Intranasal Administration of Neuropeptide Y in Healthy Male Volunteers (NPY)
There is growing evidence that neuropeptides act as neuronal messengers in the brain and have diverse functions that may include the regulation of mood and behavior. For example, neuropeptide Y (NPY) is thought to play a role in the adaptive stress response. The therapeutic application of neuropeptides for psychiatric disorders has been limited by difficult and unreliable penetration of the blood-brain barrier (BBB). However, recent data suggest that intranasal administration may provide a means of effectively delivering some of these neuropeptides to the brain. Thus far it is unclear if this is the case for NPY. The aims of this project are:
- To evaluate, in 15 healthy male volunteers aged 25-45, the effect of intranasal NPY administration (0, 50 and 100 nmol) on its levels in cerebrospinal fluid (CSF), measured by means of lumbar puncture using an intraspinal catheter between L4 and L5, and in plasma, measured using an intravenous catheter in the forearm. One of the three treatments will be administered to each participant in a double-blind fashion. The 0 nmol condition will serve as the placebo control.
- To test the effect of intranasal NPY administration on mood and anxiety.
|Mood Disorder Anxiety Disorders||Drug: Low dose NPY Drug: High dose NPY Drug: Placebo||Phase 2|
|Study Design:||Allocation: Randomized
Intervention Model: Parallel Assignment
Masking: Quadruple (Participant, Care Provider, Investigator, Outcomes Assessor)
Primary Purpose: Basic Science
|Official Title:||Intranasal Administration of Neuropeptide Y in Healthy Male Volunteers|
- Levels of NPY in CSF [ Time Frame: on study day 2 ]Levels of Neuropeptide Y in the cerebrospinal fluid
- Systematic Assessment of Treatment-Emergent Effects (SAFTEE) [ Time Frame: on study day 2 ]Number of participants with serious adverse events
- Appetite Scale [ Time Frame: on study day 2 ]measure in 2 hours post intranasal administration
- Post-sleep Questionnaire [ Time Frame: on study day 2 ]measure in the morning
- Quick Inventory of Depressive Symptoms (QIDS) [ Time Frame: on study day 2 ]measure in 2 hours post intranasal administration
- Profile of Mood States (POMS) [ Time Frame: on study day 2 ]measure in 2 hours post intranasal administration and on the next morning
|Study Start Date:||January 2010|
|Study Completion Date:||January 2012|
|Primary Completion Date:||December 2010 (Final data collection date for primary outcome measure)|
Experimental: Low dose NPY
Low dose, Receive 50 nmol dose of NPY
Drug: Low dose NPY
50nmol, administered intranasally
Other Name: Neuropeptide Y
Experimental: High dose NPY
High Dose, Receive 100 nmol dose of NPY
Drug: High dose NPY
100nmol administered intranasally
Other Name: Neuropeptide Y
Placebo Comparator: Placebo
placebo comparator (0nmol)) administered intranasally
There is growing evidence that neuropeptides, including neuropeptide Y (NPY), act as neuronal messengers in the brain and have diverse neurobehavioral functions. Their therapeutic application for psychiatric disorders has been limited, however, by difficult and unreliable penetration of the blood-brain barrier (BBB). The BBB has prevented the use of many therapeutic agents for treating central nervous system (CNS) disorders. Several molecules have successfully been administered through intranasal delivery, however, thanks to the unique connection that the nerves involved in sensing odors and chemicals provide between the CNS and its environment.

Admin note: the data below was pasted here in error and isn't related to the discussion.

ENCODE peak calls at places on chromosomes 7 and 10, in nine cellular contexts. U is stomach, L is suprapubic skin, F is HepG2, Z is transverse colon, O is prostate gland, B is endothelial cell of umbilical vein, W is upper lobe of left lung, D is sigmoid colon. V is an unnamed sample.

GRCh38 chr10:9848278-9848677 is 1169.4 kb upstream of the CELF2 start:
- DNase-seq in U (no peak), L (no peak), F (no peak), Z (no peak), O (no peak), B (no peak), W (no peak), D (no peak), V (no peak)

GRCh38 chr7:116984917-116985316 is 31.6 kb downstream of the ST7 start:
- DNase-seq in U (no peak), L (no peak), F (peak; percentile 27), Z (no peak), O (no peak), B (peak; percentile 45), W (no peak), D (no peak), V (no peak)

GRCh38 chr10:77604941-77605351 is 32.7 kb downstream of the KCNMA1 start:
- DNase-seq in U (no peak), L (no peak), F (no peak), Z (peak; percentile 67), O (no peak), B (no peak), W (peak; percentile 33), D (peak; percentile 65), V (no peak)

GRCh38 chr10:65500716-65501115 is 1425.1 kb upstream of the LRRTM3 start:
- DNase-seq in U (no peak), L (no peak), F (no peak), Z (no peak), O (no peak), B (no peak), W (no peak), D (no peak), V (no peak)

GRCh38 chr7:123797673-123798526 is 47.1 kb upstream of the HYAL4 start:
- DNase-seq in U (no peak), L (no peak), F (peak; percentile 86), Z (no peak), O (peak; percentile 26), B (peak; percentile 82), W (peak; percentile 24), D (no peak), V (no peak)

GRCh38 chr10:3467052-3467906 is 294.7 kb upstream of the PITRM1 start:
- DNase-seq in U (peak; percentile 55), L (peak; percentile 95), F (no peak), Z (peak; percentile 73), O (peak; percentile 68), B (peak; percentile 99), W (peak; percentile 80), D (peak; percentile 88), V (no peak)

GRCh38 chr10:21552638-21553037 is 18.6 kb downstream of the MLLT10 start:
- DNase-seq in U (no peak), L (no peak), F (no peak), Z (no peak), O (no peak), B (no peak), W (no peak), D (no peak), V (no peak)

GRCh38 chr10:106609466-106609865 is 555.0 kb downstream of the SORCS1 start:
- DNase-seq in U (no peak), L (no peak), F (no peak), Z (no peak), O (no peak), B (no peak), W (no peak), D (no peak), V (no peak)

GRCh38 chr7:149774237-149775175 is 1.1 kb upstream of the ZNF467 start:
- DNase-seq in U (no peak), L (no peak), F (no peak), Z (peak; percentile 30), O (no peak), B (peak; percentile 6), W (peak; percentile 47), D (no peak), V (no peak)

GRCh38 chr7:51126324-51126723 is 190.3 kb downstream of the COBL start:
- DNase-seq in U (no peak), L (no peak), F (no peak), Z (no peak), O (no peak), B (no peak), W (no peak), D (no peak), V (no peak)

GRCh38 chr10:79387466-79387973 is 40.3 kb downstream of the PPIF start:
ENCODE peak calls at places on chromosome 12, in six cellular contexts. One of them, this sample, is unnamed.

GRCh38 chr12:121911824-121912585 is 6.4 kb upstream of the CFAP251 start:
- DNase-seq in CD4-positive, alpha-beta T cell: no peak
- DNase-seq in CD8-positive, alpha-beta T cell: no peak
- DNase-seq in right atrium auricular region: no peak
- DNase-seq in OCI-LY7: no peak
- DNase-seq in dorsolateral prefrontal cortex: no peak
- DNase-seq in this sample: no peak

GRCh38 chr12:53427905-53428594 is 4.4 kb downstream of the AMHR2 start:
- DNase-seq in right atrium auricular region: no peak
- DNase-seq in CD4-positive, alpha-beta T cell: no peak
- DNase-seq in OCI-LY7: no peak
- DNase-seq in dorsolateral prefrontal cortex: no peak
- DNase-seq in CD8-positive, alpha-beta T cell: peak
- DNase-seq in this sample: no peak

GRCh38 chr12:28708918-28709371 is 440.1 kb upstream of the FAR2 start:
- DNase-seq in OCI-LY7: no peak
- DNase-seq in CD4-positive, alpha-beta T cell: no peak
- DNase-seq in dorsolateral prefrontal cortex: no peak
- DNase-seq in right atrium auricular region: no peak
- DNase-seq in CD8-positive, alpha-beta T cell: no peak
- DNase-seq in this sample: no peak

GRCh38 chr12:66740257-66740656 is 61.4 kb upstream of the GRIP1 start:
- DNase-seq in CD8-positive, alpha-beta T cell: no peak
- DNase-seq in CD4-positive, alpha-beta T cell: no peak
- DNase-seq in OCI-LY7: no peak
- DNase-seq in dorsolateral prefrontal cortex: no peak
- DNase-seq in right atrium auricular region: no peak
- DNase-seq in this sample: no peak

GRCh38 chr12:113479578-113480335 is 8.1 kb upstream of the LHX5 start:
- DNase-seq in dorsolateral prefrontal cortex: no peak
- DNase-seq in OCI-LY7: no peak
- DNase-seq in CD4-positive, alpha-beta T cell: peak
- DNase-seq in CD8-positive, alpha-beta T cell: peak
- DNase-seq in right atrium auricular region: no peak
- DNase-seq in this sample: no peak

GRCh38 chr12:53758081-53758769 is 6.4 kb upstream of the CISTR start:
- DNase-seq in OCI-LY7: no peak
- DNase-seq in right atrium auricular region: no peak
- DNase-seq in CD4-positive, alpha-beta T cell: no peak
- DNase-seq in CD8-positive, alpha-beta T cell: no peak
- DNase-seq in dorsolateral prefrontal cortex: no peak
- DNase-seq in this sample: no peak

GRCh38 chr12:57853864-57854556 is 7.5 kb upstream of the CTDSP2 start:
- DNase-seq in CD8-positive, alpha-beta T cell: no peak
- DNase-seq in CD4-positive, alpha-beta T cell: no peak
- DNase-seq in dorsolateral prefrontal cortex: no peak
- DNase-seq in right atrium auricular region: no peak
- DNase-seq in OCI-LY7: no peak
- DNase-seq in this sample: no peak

NPY, the most abundant peptide in the mammalian brain, is co-localized with norepinephrine in sympathetic nerve fibers and has been of longstanding interest to our research group (Morgan et al., 2002; Morgan et al., 2003; Morgan et al., 2001; Morgan et al., 2000; Rasmusson et al., 2000; Rasmusson et al., 1998) because of its potential role in modulating mood and anxiety. NPY has been implicated as factor in the adaptive stress response (Thorsell et al., 1999), and has been shown to impact the consolidation of fear-related memories after shock (Flood et al., 1989). Clinically, lower plasma NPY levels have been correlated with greater psychological distress, increased symptoms of dissociation, and poorer performance among active duty military personnel. Acute stress in humans has been found to elicit NPY release, in a manner parallel to the changes in cortisol and norepinephrine that are usually seen, with a blunting of the plasma NPY response in response to yohimbine (Morgan et al., 2002). Baseline NPY levels in combat veterans with PTSD are reduced compared to healthy non-traumatized individuals (Rasmusson et al., 2000). Another study found that repeated exposure to traumatic stress, rather than the presence of PTSD or PTSD-type symptoms, is associated with a reduction in baseline plasma NPY (Morgan et al., 2003). A recent report found deceased CSF concentrations of NPY in patients with treatment resistant unipolar major depression (Heilig et al 2004). In summary, there has been suggestion from studies in patients with anxiety and mood disorders as well as healthy volunteers of an abnormal regulation of this peptide.
In this study, we will evaluate intranasal administration of NPY in healthy male volunteers ages 25-45 using a specialized delivery device. Pending the initial feasibility and tolerability in healthy volunteers, future protocols will examine the effect of intranasal NPY administration in patients with disorders such as PTSD, major depression, panic disorder, and social anxiety disorder.
Please refer to this study by its ClinicalTrials.gov identifier: NCT00748956
|United States, New York|
|Mount Sinai School of Medicine|
|New York, New York, United States, 10029|
|Principal Investigator:||Adriana Feder, MD||Icahn School of Medicine at Mount Sinai|
|Principal Investigator:||Dennis Charney, MD||Icahn School of Medicine at Mount Sinai|